Each of my sp_execute commands generated the following events
- Exec PreparedSQL
Finally my sp_unprepare produced
- Unprepare SQL
We can see that sp_prepexec and sp_execute are using the procedure cache to gain advantage from parameterised SQL.
sp_prepexec and separate sessions
As a separate experiment I commented out the sp_unprepare statement.
After executing my new code I copied the exact code into a second SSMS window and ran it attempting to use the @handle from my first window and got the following error for my troubles
Msg 8179, Level 16, State 2, Procedure sp_unprepare, Line 1 Could not find prepared statement with handle 2.
When I ran my full code in my 2nd window I got the following events
- Prepare SQL
- Exec PreparedSQL
From these experiments I have learnt two things
- I cannot share prepared statements between windows or sessions
- The execution plan is cached globally and is reused for both sessions. This contradicts Books Online/MSDN!
MSDN documentation for sp_unprepare says that the execution plan is discarded. This is not true, it actually means the handle is deallocated. The execution plan remains in the proc cache until it ages out of the cache.
You can verify this by running the following SQL statement
SELECT ST.dbid, st.text, qp.query_plan, cp.cacheobjtype, cp.objtype, cp.plan_handle, qp.number FROM sys.dm_exec_cached_plans cp CROSS APPLY sys.dm_exec_sql_text(cp.plan_handle) st CROSS APPLY sys.dm_exec_query_plan(cp.plan_handle) qp
Neither myself or my coalesce of DBAs have yet to find a way of listing open handles generated by sp_prepare and sp_prepexec statements except by recording them when they are generated.
If you know of a way of identifying handles that have not gone through an sp_unprepare then please post the answer.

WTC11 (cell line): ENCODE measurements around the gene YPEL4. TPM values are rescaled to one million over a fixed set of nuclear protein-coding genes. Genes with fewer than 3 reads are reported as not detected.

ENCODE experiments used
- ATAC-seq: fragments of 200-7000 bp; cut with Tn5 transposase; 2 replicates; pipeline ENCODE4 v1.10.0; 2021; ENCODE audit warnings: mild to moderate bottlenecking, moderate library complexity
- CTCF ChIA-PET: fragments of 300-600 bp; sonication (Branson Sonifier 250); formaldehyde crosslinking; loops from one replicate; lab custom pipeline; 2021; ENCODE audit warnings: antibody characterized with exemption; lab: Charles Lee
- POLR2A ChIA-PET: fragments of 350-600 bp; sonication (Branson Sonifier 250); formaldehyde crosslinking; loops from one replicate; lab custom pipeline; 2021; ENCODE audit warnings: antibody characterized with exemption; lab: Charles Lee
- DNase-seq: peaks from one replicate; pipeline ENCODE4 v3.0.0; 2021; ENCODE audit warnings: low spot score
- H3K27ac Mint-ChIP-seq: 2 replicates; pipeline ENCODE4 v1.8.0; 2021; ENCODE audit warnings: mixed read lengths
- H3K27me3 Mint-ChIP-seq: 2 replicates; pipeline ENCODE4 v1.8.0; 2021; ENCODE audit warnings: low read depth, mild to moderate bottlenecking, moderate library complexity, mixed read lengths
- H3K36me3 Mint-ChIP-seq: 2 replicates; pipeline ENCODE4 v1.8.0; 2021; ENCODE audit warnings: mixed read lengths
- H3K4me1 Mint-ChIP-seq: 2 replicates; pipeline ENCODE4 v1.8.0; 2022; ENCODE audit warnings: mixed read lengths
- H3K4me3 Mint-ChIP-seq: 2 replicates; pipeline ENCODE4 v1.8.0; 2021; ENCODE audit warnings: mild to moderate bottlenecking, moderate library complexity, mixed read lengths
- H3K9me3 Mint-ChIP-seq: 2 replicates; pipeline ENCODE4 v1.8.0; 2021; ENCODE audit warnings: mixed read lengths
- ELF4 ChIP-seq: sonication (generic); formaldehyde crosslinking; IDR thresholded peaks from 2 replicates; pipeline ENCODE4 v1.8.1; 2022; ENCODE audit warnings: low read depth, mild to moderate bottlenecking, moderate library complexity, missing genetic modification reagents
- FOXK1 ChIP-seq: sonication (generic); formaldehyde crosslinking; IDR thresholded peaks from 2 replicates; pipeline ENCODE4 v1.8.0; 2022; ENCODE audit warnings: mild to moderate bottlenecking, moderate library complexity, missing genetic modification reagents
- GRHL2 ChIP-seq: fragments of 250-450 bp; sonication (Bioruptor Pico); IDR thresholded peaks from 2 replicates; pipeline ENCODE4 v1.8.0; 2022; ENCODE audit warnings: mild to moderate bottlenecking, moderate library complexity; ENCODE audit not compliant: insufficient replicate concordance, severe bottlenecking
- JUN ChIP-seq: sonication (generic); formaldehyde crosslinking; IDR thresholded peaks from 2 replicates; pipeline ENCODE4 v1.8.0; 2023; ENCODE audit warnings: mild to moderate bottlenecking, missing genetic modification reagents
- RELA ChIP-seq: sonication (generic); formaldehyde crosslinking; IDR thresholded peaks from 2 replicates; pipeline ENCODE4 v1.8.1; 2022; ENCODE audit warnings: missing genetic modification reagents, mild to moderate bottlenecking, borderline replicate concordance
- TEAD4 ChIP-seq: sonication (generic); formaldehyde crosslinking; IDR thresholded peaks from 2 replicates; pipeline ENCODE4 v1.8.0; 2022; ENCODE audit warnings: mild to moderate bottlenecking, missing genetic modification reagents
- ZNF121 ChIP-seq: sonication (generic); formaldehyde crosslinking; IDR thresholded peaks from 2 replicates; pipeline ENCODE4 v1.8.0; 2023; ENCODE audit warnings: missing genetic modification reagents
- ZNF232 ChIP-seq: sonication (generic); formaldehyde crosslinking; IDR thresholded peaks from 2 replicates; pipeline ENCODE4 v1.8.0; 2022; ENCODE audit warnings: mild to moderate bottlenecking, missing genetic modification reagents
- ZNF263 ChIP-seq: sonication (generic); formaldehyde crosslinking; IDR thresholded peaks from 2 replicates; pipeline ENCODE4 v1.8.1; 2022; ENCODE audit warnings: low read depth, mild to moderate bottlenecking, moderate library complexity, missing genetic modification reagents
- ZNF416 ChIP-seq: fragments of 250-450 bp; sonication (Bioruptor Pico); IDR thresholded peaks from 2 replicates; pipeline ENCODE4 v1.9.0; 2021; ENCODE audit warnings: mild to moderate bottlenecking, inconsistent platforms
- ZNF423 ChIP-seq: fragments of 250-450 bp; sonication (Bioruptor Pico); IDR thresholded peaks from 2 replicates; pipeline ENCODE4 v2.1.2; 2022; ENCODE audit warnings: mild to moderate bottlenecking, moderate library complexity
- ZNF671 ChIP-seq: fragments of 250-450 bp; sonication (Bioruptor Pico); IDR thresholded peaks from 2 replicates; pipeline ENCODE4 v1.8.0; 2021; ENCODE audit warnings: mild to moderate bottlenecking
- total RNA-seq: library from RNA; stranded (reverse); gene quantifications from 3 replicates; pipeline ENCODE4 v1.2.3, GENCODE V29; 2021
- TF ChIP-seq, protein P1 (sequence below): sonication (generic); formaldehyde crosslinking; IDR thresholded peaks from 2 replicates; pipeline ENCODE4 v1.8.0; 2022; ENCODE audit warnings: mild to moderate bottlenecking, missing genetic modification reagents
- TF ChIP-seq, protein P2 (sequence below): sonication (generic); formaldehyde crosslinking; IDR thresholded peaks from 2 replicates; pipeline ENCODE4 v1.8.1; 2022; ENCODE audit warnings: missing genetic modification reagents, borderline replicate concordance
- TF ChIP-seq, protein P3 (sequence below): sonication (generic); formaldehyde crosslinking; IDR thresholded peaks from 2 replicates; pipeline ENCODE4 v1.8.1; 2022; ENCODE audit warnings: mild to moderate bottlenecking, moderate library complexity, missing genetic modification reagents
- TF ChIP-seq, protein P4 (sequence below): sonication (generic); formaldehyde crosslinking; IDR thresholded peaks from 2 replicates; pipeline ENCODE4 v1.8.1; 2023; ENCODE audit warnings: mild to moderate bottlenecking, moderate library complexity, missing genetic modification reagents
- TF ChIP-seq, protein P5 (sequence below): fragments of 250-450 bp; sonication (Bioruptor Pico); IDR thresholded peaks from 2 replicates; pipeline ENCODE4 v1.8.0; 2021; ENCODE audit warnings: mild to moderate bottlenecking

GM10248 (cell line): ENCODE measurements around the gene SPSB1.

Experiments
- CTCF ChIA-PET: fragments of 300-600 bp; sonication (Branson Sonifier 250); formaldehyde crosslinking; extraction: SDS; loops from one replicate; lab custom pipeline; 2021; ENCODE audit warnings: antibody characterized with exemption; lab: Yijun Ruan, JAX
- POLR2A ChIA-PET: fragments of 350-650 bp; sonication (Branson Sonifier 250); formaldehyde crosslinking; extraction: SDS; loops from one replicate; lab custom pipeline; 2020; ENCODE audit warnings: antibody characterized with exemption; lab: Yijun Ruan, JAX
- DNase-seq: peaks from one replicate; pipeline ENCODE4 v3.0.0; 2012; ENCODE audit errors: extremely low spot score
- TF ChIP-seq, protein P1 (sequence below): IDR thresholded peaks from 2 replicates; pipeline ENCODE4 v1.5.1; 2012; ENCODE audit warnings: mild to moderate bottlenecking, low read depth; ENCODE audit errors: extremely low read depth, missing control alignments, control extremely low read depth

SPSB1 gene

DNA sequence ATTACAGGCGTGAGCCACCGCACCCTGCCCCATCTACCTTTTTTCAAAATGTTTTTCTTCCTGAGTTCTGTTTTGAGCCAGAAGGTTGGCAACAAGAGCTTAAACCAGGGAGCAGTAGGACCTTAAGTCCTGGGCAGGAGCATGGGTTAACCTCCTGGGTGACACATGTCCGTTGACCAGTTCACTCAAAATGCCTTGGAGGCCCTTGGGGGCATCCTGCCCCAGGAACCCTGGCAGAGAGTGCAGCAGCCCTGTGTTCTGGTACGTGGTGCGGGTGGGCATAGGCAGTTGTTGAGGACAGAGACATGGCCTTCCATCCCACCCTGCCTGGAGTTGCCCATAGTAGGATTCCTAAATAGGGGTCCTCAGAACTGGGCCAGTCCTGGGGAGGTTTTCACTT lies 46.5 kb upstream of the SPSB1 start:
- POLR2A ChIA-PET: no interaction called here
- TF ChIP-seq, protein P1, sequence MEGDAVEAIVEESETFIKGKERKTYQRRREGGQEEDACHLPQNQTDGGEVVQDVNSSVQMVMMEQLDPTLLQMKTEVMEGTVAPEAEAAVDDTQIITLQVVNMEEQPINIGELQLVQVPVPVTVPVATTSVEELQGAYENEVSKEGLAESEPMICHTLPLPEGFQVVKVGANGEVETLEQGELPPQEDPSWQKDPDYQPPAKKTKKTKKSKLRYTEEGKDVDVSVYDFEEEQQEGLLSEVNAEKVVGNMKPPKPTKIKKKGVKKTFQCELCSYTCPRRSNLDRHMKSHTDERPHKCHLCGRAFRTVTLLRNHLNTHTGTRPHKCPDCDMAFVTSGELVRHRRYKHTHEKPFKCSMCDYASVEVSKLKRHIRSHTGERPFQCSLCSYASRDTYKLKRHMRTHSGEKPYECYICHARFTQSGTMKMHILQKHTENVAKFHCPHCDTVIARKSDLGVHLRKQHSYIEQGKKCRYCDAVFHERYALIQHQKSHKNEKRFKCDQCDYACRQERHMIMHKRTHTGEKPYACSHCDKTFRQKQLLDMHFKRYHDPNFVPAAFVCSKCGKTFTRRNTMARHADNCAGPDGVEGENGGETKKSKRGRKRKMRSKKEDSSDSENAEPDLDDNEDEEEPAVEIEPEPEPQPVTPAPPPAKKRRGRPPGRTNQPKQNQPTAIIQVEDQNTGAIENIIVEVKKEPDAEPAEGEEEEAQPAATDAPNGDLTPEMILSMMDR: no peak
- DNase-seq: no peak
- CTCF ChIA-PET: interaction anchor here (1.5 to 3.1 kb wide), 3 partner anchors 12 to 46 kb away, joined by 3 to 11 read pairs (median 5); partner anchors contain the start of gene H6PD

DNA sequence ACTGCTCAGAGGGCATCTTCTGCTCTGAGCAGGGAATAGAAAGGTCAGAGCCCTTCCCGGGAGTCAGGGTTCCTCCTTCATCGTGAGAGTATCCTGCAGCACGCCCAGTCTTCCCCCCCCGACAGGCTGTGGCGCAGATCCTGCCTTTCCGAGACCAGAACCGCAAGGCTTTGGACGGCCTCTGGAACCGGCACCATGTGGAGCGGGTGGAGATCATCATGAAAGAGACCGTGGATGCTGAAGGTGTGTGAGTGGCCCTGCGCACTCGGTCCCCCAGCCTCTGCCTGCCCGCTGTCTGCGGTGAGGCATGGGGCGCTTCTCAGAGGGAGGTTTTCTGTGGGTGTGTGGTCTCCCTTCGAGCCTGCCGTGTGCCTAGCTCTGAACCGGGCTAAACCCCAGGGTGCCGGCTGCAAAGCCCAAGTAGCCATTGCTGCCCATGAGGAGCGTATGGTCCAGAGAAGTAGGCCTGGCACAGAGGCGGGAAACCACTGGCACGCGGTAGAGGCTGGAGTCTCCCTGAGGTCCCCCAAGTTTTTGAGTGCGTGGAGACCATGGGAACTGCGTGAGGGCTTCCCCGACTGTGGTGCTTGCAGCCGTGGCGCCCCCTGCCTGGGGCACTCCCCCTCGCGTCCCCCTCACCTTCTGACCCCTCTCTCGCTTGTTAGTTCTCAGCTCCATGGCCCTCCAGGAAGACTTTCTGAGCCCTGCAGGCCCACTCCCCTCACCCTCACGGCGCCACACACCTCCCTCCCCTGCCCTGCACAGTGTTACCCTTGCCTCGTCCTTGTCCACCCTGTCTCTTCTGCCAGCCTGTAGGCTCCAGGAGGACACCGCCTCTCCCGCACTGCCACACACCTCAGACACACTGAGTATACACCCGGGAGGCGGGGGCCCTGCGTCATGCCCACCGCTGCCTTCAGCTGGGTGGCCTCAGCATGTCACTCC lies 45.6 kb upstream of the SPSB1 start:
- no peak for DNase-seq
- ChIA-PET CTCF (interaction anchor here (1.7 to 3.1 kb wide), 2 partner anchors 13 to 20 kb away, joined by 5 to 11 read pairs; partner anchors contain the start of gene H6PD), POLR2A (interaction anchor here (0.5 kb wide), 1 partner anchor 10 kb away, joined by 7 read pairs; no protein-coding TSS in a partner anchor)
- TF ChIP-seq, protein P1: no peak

Every sp_prepare or sp_prepexec should have a corresponding sp_unprepare statement to release the handle. In theory whenever an sp_reset_connection is issued it should free up the handles but without the means to list those handles in the first place this cannot be demonstrated.
Summary, concluding thoughts and observations on sp_prepexec
- nHibernates' use of sp_PrepExec is legitimate. It is as a result of using ODBC, ADO and OLE DB drivers.
- sp_prepexec does at least use the proc cache but each session has to prepare and unprepare statements.
- If you have a few windows apps hitting your database this probably isn't a big deal.
- If you have a busy web site where connections are being taken and returned to the connection pool continuously you are going to see a huge amount of sp_prepexec and sp_unprepare statements.
- Again, most of the queries nHibernate throws at a database are fairly simple so again this still may not be an issue.
- If a lot of complex queries are thrown at the database then the cost of constantly preparing statements is likely to make itself felt.
- The nature of web programming is such that connections are used sparingly and with sp_reset_connection being used frequently so the benefits of reuse via sp_execute doesn't seem to materialise.
My DBA career began when keeping database calls to the database to a minimum was one of the BIG rules so having loads of sp_prepexec/sp_unprepare feels wrong.
That said, there was also the rule about grabbing only what data you need when it is needed. With ORM tools and caching technologies the intepretation of this is somewhat different. In web programming the rules seems to have become
- Grab everything you will need (note the future tense)
- Grab it early
- Cache it and don't go back to the database for it unless you absolutely have to
There are a few posts out on the web concerning sp_prepexec and locking and blocking. I have personally seen sp_prepexec result in an unkillable SPID. The root cause was a deadlock but as sp_prepexec is classified as a cursor stored procedure I suspect that it is this that compounded the issue. Again, the lack of documentation prevents further research.